Security Council urges measures to curb illicit traffic in small arms and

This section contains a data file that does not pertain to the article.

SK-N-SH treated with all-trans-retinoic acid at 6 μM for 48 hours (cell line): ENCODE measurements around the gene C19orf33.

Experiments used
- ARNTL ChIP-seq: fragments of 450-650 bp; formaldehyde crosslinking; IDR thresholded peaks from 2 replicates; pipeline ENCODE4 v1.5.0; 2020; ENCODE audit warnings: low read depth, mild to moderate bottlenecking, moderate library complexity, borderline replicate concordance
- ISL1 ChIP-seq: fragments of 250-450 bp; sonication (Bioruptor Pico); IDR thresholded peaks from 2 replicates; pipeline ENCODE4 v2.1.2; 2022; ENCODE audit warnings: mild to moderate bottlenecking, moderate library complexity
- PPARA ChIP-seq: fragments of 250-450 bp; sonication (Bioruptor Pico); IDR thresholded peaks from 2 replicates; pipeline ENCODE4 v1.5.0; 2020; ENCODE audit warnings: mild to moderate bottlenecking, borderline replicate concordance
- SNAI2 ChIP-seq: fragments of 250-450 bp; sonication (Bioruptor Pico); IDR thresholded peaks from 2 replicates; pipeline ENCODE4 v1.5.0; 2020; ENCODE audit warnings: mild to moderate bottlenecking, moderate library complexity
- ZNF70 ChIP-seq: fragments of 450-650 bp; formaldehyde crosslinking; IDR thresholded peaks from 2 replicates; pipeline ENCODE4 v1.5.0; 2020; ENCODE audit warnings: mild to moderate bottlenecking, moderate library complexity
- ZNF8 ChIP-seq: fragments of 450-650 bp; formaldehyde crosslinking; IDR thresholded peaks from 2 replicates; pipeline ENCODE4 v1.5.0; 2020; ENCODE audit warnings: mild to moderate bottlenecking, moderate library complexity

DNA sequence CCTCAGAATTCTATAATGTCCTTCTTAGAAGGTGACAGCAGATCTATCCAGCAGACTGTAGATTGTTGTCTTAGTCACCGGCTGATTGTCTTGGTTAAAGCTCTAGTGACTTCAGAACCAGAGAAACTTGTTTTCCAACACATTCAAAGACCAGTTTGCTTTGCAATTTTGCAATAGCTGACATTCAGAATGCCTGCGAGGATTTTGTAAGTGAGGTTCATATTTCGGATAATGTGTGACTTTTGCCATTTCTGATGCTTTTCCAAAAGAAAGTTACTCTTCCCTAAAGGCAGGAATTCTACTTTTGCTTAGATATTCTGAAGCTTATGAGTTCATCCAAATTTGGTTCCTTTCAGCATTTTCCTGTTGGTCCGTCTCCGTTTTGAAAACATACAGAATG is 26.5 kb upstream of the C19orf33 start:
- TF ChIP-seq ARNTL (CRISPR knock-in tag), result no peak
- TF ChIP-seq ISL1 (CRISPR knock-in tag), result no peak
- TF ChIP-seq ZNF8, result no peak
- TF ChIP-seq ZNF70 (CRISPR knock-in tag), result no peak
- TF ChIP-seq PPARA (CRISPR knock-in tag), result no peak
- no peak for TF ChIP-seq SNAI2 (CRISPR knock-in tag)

Gravely concerned at the harmful impact of small arms and light weapons on civilians in armed conflict, the Security Council today called for measures to keep these arsenals from falling into illicit channels. “Bearing in mind the considerable volume of licit trade in small arms and light weapons, the Council encourages States to adopt legislative and other measures to ensure effective control over the export, import, transit, stocking and storage of small arms and light weapons,” said Ambassador Martin Belinga-Eboutou of Cameroon, the President of the 15-member body, in a formal statement, which also called for effective measures to verify the end-users of these armaments. “Arms-exporting countries are encouraged to exercise the highest degree of responsibility in small arms and light weapons transactions,” the President said, stressing the responsibility of all States to prevent the illegal diversion and re-export of small arms and light weapons. The Council welcomed the establishment of a UN group of governmental experts mandated to examine the feasibility of developing an international instrument to enable States to identify and trace illicit small arms and light weapons, according to the statement. The statement stressed the importance of further steps to enhance international cooperation in preventing, combating and eradicating illicit trading in small arms and light weapons, and called on States that have not already done so to establish a national register of arms brokers. “The Council urges States to impose appropriate penalties for all illicit brokering activities, as well as arms transfers that violate Security Council embargoes, and to take appropriate enforcement action,” Ambassador Belinga-Eboutou said. Welcoming the identification of arms traffickers who have violated international arms embargoes, the Council called on countries to impose appropriate penalties on all weapons dealers ignoring these bans. The statement also underlined the importance of pursuing “more vigorously and expeditiously” the application of arms embargoes in countries or regions threatened by, engaged in or emerging from armed conflict. At the same time, the statement noted that arms embargoes do not address weapons already existing in conflict areas, and reiterated the importance of carrying out disarmament, demobilization and reintegration programmes in post-conflict situations.

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